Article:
by parishioner Liz Di Lauro (photo credit: Franklin Thompson)
I’m sitting at the front of the church; maybe I’m folding bulletins for Sunday; maybe I’m trying to learn a bit about the stained glass windows; maybe I’m just reading a book.
But really what I am doing is waiting for someone to notice that the doors to All Saints’ Church are open. And someone always does.
A woman rushes past me barely acknowledging my words of welcome, finds a pew kneels down and bows her head. She stays like that for what seems like a long time. She gives me a smile on the way out and I can feel that some of her tension has ebbed away.
Two amiable young men approach tentatively and ask if they can look around. I say, “of course” and supply what little information that I have about the architecture. We have a lively discussion about the Tiffany window. Then they take a long walk around the perimeter, leaving with a promise to return some Sunday.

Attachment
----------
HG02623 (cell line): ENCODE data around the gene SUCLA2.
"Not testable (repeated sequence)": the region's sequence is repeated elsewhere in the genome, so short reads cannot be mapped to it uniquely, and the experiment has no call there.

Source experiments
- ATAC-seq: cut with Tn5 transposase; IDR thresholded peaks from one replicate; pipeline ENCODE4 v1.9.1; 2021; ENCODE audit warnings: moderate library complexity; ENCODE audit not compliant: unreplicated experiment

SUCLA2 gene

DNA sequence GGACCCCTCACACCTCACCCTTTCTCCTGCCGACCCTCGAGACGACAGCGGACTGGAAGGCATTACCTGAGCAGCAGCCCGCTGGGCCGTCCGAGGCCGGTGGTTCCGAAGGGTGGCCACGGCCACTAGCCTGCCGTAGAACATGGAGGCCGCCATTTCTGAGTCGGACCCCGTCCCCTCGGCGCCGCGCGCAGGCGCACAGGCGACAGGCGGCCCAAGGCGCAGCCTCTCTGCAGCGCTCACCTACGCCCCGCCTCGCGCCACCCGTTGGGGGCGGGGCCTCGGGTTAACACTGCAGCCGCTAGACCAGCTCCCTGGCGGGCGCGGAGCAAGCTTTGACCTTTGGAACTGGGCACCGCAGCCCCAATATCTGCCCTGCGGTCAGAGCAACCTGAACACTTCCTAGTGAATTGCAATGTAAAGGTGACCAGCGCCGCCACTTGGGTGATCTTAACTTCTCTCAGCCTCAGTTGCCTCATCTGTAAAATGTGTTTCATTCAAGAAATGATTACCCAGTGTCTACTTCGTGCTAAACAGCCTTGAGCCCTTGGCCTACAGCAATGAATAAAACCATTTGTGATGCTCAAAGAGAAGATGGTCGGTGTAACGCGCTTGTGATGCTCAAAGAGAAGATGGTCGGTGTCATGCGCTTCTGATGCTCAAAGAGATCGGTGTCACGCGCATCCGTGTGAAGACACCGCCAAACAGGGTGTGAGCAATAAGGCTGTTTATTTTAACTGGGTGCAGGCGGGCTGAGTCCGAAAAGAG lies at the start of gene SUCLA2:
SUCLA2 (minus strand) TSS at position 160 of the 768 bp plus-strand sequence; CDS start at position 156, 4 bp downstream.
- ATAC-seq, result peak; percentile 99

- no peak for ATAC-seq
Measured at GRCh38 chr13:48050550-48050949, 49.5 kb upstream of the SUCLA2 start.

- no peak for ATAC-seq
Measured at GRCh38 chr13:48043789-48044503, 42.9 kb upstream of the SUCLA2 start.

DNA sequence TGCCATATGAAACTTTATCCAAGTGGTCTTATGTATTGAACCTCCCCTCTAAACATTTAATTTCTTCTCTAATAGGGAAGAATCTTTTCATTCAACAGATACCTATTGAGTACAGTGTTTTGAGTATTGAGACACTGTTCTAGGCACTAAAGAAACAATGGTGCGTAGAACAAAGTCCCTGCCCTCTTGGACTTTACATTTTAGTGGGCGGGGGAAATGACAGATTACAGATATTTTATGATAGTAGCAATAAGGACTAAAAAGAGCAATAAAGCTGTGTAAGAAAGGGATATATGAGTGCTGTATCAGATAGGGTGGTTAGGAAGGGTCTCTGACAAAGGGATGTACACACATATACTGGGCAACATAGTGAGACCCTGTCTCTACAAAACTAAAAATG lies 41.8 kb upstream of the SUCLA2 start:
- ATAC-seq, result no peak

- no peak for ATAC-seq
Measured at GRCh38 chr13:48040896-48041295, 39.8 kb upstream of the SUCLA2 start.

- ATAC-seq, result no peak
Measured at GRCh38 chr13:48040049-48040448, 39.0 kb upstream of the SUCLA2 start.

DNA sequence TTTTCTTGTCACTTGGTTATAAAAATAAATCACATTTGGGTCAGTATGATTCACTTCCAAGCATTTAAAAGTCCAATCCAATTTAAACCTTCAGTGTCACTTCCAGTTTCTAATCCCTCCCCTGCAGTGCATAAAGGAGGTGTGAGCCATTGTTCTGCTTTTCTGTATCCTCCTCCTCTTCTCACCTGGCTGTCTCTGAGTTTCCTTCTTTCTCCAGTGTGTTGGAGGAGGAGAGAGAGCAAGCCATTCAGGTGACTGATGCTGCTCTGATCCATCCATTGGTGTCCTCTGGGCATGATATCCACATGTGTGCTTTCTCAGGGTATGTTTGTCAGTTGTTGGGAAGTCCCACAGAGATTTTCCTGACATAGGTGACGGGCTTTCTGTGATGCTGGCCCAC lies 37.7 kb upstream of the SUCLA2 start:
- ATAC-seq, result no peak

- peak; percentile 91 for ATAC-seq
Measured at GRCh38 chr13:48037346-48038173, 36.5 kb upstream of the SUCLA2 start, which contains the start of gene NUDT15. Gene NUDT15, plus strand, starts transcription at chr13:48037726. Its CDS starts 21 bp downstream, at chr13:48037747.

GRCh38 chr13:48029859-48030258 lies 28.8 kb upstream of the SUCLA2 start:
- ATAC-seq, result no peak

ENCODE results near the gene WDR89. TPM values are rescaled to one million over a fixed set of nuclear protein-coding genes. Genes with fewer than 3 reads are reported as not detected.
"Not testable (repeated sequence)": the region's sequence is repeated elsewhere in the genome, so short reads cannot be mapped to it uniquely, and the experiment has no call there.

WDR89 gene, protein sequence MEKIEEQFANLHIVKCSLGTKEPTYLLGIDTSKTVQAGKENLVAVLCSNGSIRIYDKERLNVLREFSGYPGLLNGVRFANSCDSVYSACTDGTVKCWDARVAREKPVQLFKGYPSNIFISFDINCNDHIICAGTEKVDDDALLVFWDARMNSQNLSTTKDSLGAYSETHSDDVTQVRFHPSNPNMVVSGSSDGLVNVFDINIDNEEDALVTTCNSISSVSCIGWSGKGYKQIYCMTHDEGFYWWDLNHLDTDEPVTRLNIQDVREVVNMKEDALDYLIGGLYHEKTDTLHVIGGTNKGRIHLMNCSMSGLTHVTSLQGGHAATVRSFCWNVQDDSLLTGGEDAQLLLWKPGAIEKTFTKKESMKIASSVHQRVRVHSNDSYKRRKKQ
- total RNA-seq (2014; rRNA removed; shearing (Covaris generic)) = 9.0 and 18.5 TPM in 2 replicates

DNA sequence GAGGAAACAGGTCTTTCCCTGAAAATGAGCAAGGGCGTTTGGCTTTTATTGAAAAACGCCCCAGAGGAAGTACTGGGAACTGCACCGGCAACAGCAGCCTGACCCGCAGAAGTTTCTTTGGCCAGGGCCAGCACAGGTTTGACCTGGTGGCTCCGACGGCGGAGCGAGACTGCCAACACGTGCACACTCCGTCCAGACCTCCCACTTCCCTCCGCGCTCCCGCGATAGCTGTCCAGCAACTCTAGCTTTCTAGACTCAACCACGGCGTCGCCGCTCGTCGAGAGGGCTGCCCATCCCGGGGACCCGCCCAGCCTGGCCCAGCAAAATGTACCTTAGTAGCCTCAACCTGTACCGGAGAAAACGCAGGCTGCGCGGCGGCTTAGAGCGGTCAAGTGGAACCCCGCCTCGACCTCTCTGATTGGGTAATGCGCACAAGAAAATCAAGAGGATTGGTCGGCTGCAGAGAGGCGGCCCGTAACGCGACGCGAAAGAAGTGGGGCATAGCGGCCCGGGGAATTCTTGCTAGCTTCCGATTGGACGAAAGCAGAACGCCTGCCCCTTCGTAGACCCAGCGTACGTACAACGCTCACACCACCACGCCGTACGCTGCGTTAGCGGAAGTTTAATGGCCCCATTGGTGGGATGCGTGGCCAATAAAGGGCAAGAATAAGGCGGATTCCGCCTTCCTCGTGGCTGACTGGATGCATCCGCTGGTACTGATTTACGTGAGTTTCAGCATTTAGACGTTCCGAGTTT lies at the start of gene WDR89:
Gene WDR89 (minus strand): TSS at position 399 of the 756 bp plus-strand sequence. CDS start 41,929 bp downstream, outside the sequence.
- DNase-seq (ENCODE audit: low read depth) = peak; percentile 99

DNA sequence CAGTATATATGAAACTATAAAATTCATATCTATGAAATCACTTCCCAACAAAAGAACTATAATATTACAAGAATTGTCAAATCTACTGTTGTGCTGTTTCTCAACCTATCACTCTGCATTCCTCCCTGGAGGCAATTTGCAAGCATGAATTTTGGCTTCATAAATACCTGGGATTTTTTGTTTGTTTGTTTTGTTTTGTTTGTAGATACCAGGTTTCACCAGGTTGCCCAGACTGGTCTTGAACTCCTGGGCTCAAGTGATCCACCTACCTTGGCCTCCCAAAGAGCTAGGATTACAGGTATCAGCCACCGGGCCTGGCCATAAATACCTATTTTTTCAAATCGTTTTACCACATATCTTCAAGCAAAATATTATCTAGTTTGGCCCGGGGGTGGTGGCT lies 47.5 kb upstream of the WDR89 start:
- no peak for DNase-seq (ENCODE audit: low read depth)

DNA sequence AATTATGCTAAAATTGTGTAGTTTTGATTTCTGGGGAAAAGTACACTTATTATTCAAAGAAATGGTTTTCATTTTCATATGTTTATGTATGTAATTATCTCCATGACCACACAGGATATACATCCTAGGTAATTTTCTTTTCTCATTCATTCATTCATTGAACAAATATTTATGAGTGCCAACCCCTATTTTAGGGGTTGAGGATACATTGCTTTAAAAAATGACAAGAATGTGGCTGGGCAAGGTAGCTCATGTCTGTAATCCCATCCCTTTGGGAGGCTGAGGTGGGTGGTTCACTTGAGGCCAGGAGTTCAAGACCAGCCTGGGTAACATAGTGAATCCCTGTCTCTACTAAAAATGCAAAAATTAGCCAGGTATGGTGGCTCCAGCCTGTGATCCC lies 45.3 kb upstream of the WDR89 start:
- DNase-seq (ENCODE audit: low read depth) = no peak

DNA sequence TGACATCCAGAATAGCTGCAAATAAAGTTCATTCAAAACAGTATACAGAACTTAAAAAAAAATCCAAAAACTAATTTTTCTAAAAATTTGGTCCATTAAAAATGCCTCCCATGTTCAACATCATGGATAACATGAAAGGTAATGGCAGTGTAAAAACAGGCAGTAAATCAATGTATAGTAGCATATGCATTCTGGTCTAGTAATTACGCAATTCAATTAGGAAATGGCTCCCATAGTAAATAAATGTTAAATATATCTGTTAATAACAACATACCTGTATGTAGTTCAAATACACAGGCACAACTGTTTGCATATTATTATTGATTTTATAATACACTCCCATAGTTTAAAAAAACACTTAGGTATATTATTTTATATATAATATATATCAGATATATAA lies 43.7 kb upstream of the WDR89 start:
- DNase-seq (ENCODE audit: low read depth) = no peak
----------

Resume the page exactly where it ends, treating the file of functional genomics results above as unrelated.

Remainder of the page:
A woman comes in following a doctor’s appointment across the street, where she has heard some bad news. After a few minutes of talk it becomes clear that this calls for more than I have to offer so, with her permission, I fetch clergy. A positive pastoral session ensues.
A mother, daughter and granddaughter walk in smiling. They are in town for the day and Mom wants to show the other two where she was baptized.
A group of friends stop by the door, peering towards the altar. I invite them in and they begin chatting. One of the friends has been visiting from New Zealand and will be heading for his return flight in half an hour. This is the last tourist sight of the trip. I give my little talk about the building and they take a jolly tour. The New Zealander finishes by buying an All Saints' tee shirt, and heading outside to find a cab to the airport.
In between I read or fold bulletins or simply enjoy the peace and beauty of our dear church.
It’s different every time but they always come and they often express surprise and gratitude at finding a church that is open mid-week.
It seems a very simple ministry. I’ve never stayed much longer than two or three hours. But each time I’ve felt as though I’ve touched a life or two, in a small way. Each time I’ve had the great pleasure of welcoming strangers into God’s House.
We would love to keep the doors of the church open as often as possible! If you have a few hours during the week to lend to this ministry, email Julia!